These chromatic twists, perhaps curiously, do not contradict the serenity transmitted by much of Cardoso’s music (whether motets or Masses); and this, one may feel, is truly a characteristic of the Baroque. Apart from the Missa pro Defunctis, the most resplendent example of this ‘chromatic serenity’ is probably to be found in the Lamentations. Those for Maundy Thursday are replete with all those features found in the motets, and yet Cardoso is never guilty of untoward exaggeration. Liturgical propriety is alway respected.
João Lourenço Rebelo was born in Caminha, in the province of Minho in northern Portugal in 1610, forty-four years after Cardoso, though he outlived him by only eleven. His brother Marcos Soares Pereira (the reasons for Rebelo’s changing of his name are unknown) was chaplain-cantor at the Ducal Chapel in Vila Viçosa, and when he took up the appointment he took Rebelo with him, there to receive instruction in music. Ducal (and later royal) patronage was a fundamental element in Rebelo’s life, and it would appear that Dom João IV wrote two six-part motets (of which only one voice part now survives) to complete one of Rebelo’s publications.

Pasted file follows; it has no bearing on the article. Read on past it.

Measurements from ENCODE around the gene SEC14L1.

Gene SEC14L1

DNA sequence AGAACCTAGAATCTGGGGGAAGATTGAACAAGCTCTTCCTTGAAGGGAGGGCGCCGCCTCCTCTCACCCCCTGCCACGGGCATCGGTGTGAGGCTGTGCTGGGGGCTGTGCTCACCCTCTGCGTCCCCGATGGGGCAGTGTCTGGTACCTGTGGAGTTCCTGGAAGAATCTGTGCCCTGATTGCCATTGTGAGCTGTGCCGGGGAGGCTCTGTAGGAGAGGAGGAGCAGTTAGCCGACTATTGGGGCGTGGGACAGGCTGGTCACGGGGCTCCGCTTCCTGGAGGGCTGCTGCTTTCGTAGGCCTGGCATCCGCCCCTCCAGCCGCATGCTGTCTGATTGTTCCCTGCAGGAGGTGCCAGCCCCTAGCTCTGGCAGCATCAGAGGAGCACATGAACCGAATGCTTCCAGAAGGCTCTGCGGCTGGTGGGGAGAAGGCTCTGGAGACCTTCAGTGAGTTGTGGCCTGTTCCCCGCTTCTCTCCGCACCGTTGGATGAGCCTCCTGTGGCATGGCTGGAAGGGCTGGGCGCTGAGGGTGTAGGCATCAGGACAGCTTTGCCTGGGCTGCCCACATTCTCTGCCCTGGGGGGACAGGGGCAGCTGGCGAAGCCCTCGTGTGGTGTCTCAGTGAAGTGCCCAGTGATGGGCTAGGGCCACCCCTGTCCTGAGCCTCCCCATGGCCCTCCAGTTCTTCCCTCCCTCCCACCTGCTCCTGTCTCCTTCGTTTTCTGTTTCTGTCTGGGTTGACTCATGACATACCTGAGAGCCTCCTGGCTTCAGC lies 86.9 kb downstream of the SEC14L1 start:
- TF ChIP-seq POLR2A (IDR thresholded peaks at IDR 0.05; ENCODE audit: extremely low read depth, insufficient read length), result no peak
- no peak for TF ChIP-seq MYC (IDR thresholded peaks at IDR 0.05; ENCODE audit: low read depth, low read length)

Most of Rebelo’s music was published in 1657, a year after the death of the royal patron who had in his will ordained the printing of the edition. It contains fourteen Psalm settings (two sets of seven; each text set twice), four Magnificats, Compline music, two Lamentations, and a Miserere. The modern polychoral style of most of these works makes Rebelo a figure of considerable significance in the history of Portuguese music. There is also a small group of unpublished works for smaller ensembles, among which may be found Panis angelicus.
While it cannot be described as polychoral, Panis angelicus is in other respects a good illustration of Rebelo’s music, using as it does a distinctive, sometimes fragmented, melodic style and stretches of homophonic or near-homophonic writing. Here we see perhaps the furthest limits that the combination of genuinely sustained contrapuntal writing with elements of the newer styles could attain. In this it may well stand as an emblem for Portugal at this period, standing at the farthest edge of Europe and receiving the winds of change from elsewhere in Europe in her own time.
Ivan Moody © 1991